5. You want to select the Revision that doesn't have your table in it. You can look at the differences by double clicking on the Revision History items. You should end up with an upgrade step that has a single CreateTable step in it. Your compare should look something like:
  6. Press Next
  7. Whenever you upgrade a database, you must increment the model version number by a whole number.
    If there is a conflict with the version retrieved from the upgrade change the Version to 3.1120.1307.168.53. Your version number may vary slightly but the first number should currently be "3".
  8. In the Description field, enter Added Entity table.
  9. On the left side, you can see a list of the upgrade steps that will be applied to the database. There is a single step, CreateTable, for the Entity table. Click the Columns and Indexes tabs to review how the table will be created.
  10. Click Finish.
  11. At the top of the screen you can see a list of all upgrades that have been applied to the data source, including upgrades inherited from the base model. Note that your upgrade is the first one on the list.
  12. You must ensure that your model's version matches your new upgrade version. Click the Set current model button
    Set current model button
    in the toolbar to open the Model Library.
  13. With the training model selected, click Edit. Update the Model Version field to match the version associated with the upgrade you just created. If your new upgrade step has a version of 3.1120.1307.168.53, change the Model version to be the same. This enables NexJ Studio to recognize that the model has changed from the previous version and that your update needs to be applied to any existing data stores.
  14. Click Apply and Close. The new version is now reflected in the list in the Models tab.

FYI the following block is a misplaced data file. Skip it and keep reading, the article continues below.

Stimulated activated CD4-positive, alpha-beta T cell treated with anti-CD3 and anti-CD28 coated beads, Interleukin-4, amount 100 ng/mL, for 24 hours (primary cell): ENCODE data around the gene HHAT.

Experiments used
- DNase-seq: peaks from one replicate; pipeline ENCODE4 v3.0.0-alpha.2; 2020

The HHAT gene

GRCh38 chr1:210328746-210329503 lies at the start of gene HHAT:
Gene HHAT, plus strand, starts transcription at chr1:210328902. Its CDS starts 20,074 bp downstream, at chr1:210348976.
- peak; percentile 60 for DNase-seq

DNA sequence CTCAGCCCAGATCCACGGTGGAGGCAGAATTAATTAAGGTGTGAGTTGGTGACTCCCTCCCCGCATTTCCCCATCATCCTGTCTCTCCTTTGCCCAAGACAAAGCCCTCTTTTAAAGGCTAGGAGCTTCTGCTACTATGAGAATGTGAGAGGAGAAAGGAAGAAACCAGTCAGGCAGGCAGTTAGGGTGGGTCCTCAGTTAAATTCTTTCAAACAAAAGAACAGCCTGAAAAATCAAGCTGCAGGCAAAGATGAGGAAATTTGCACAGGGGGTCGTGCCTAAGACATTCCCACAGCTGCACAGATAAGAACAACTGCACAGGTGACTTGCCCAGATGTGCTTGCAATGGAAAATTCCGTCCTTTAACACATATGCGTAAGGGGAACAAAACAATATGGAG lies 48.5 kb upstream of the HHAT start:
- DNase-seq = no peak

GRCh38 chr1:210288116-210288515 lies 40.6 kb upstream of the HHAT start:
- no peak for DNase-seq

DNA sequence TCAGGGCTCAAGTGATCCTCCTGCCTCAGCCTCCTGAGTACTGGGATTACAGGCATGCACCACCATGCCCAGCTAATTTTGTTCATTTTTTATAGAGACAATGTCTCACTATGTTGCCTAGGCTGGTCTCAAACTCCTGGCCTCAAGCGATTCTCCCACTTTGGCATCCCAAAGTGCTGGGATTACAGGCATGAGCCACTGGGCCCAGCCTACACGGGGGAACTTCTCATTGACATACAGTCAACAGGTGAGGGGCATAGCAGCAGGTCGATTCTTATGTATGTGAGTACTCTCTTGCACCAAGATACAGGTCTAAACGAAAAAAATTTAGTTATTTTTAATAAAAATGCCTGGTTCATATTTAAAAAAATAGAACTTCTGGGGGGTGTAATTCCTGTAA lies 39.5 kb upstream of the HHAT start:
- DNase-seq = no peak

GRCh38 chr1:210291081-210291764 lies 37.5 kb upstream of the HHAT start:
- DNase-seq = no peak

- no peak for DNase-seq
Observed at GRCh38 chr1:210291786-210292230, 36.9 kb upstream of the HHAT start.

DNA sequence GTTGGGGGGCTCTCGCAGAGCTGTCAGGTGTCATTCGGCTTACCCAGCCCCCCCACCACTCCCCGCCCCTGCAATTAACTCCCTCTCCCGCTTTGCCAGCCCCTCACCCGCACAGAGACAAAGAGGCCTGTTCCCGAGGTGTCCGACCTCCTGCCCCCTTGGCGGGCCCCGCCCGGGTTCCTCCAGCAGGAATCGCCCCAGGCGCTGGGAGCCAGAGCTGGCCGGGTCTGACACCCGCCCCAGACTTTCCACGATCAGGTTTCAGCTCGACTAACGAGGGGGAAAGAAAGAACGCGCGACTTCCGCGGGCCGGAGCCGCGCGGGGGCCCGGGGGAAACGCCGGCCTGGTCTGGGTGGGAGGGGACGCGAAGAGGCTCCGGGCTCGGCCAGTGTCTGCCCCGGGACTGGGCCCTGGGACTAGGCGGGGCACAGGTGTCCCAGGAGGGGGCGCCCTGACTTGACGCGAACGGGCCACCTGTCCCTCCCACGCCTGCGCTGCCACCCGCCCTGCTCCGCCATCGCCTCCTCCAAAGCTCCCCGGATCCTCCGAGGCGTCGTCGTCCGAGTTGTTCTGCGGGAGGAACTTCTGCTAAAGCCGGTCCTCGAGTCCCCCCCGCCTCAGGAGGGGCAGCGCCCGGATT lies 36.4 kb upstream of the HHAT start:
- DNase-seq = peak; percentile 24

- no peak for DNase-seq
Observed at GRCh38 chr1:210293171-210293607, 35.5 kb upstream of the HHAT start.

15. Click Close.
  16. Click the Save button
    Save button
    in the toolbar to save your work.

Publishing the model (optional)

To maintain a snapshot of your model at this point in time, you may Publish the updated model from the Model Library. This is not necessary for the lesson and may take a while, but is hear for you to review for learning as there are times you will want to publish. Examples of these are if you are using the Old Model approach for generating upgrade steps, or you are going to publish so you can deploy your solution outside of NexJ Studio. It also runs through a validation of the model so would highlight any errors if you had introduced them.

Learning activity

  1. Click the Set current model button to open the Model Library.
  2. Select the training model.
  3. Click Publish. The Publish Model dialog opens.
  4. Select the folder that you want to publish your model to. This should already be set to your out/publish folder.
  5. Click Save.
    The Console view lists the actions taking place as NexJ Studio publishes the model. If the publish is successful, you will see the message BUILD SUCCESSFUL.